“I disagree,” Cortez Masto shot back. “I’m sitting here in Congress and I want a final plan. I want to know how the money is being spent. I want an analysis, I want an assessment. I think it’s irresponsible not to ask those questions.”

Congress designated Yucca Mountain in 1987 as the site for storage of nuclear waste produced by power plants. The failure of the government to adequately store the growing backlog of waste is cited as a security threat.

The state of Nevada overwhelmingly opposes the Yucca Mountain site, with the exception of rural counties who see development of a facility as an economic boon, and other proponents who say the storage could position the state for a growing reprocessing industry.

The Trump administration sought similar funds last year for nuclear waste storage. The House increased the figure, while Senate appropriators zeroed out funding in their spending bill.

Sen. Lisa Murkowski, R-Alaska, the committee chairwoman, entered into the record a request from Sen. Dean Heller, R-Nev., urging lawmakers not to approve the Trump administration request for funds for development at Yucca Mountain without consent from the governor, local communities and native tribes.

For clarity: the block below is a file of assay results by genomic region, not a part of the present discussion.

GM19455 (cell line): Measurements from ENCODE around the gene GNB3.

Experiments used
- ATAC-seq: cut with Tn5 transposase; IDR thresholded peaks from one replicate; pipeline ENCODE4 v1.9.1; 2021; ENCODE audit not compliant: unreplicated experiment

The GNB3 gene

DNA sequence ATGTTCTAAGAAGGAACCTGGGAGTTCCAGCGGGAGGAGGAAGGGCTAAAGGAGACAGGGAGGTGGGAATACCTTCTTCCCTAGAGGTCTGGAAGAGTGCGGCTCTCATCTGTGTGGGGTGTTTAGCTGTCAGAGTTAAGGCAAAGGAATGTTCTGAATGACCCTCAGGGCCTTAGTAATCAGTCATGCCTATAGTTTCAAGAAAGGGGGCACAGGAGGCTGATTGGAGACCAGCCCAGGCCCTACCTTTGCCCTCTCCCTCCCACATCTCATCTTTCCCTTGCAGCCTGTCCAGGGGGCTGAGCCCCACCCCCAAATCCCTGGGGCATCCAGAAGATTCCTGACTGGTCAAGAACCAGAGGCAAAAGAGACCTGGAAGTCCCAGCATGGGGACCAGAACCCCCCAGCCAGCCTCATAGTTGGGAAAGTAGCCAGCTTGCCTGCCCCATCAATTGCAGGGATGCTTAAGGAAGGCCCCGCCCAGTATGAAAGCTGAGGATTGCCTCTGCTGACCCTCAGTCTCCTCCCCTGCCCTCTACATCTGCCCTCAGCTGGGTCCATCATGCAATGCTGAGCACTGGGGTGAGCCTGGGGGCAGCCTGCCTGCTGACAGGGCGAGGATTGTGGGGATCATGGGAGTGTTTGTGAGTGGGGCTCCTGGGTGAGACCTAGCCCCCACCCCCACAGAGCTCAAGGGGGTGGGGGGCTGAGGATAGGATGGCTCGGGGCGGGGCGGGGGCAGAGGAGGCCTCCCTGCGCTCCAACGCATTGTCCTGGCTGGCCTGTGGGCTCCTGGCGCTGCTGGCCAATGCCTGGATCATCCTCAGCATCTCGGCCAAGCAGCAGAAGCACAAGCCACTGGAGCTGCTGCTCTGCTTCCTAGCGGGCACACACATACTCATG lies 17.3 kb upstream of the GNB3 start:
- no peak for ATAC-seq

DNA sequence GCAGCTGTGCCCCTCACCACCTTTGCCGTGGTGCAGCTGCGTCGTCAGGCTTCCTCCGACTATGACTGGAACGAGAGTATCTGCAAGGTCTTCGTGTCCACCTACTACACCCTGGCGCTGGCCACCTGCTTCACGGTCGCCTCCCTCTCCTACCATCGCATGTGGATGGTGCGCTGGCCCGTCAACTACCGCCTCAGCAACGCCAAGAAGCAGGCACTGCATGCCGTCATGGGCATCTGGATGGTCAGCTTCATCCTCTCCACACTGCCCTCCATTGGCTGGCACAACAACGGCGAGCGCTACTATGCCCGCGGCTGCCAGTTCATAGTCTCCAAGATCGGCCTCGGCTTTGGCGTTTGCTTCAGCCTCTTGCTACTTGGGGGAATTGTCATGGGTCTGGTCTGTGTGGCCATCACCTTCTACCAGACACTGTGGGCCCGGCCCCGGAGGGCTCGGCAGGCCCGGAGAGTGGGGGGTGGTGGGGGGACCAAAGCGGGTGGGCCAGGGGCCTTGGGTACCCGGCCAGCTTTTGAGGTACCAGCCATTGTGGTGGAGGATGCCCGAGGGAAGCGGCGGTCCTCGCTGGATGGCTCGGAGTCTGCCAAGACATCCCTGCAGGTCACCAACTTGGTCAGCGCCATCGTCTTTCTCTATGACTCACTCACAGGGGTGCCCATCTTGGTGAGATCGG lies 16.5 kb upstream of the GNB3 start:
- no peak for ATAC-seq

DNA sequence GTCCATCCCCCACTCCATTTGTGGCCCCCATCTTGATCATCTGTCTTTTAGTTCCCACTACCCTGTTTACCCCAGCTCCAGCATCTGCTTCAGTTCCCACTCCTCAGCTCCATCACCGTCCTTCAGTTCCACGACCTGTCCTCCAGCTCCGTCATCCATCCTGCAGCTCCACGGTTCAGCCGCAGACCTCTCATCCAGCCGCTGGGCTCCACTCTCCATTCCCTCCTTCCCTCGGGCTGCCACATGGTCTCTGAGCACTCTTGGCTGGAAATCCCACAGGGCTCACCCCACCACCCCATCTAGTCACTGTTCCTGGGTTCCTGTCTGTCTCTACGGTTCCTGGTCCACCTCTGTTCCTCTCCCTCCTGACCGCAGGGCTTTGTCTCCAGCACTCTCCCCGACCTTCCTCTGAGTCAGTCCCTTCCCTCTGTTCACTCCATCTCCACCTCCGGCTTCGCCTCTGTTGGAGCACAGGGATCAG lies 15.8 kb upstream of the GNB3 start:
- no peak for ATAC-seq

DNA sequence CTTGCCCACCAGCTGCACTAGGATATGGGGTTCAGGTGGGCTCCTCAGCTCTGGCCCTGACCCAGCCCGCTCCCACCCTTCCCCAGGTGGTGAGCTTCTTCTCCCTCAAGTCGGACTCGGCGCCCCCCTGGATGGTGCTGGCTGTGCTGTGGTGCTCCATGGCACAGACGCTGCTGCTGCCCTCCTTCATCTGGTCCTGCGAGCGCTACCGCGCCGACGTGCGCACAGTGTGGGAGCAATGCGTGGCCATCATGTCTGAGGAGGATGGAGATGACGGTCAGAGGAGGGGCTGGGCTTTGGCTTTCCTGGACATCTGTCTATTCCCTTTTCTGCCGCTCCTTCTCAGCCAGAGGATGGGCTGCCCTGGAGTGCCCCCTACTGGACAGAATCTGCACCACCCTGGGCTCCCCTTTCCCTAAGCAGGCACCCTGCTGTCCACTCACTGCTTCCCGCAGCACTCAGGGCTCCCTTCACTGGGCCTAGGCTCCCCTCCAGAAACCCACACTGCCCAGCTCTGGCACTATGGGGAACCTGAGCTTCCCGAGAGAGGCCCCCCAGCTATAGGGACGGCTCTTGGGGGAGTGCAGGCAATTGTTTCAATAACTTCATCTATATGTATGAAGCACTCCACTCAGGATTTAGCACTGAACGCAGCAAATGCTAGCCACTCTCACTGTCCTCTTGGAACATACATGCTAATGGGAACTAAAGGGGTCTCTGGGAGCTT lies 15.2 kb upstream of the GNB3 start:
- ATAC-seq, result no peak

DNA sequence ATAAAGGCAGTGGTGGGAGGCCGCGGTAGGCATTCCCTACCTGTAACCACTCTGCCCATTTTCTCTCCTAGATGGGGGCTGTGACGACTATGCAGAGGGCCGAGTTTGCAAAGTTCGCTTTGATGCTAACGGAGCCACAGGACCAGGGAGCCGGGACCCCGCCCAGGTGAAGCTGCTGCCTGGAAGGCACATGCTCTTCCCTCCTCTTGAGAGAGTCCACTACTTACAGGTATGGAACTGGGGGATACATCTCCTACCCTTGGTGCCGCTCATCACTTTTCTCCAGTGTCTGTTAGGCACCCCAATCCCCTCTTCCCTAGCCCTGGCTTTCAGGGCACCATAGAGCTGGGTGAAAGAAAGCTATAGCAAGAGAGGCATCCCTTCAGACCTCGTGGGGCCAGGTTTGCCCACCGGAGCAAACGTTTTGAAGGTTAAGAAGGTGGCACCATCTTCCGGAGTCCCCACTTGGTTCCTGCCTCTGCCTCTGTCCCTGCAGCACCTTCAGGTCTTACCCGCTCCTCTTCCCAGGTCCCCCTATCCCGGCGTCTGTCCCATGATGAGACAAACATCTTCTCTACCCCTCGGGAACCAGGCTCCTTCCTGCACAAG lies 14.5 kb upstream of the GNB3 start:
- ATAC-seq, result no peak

Nevada Gov. Brian Sandoval, a Republican, has remained an ardent opponent of Yucca Mountain and has directed state efforts to fight the project through the licensing process and other means.

Companies in West Texas and New Mexico have submitted paperwork with the Nuclear Regulatory Commission to seek a license for interim storage of nuclear material in those states.

But even with interim sites approved, the growing stockpile of waste across the country will require a permanent repository that can handle in excessive 75,000 metric tons, experts told the House Energy and Commerce Committee last year.

Legislation in the House would increase storage capacity at Yucca Mountain, if constructed, to 110,000 metric tons of waste.

Contact Gary Martin at gmartin@reviewjournal.com or 202-662-7390. Follow @garymartindc on Twitter.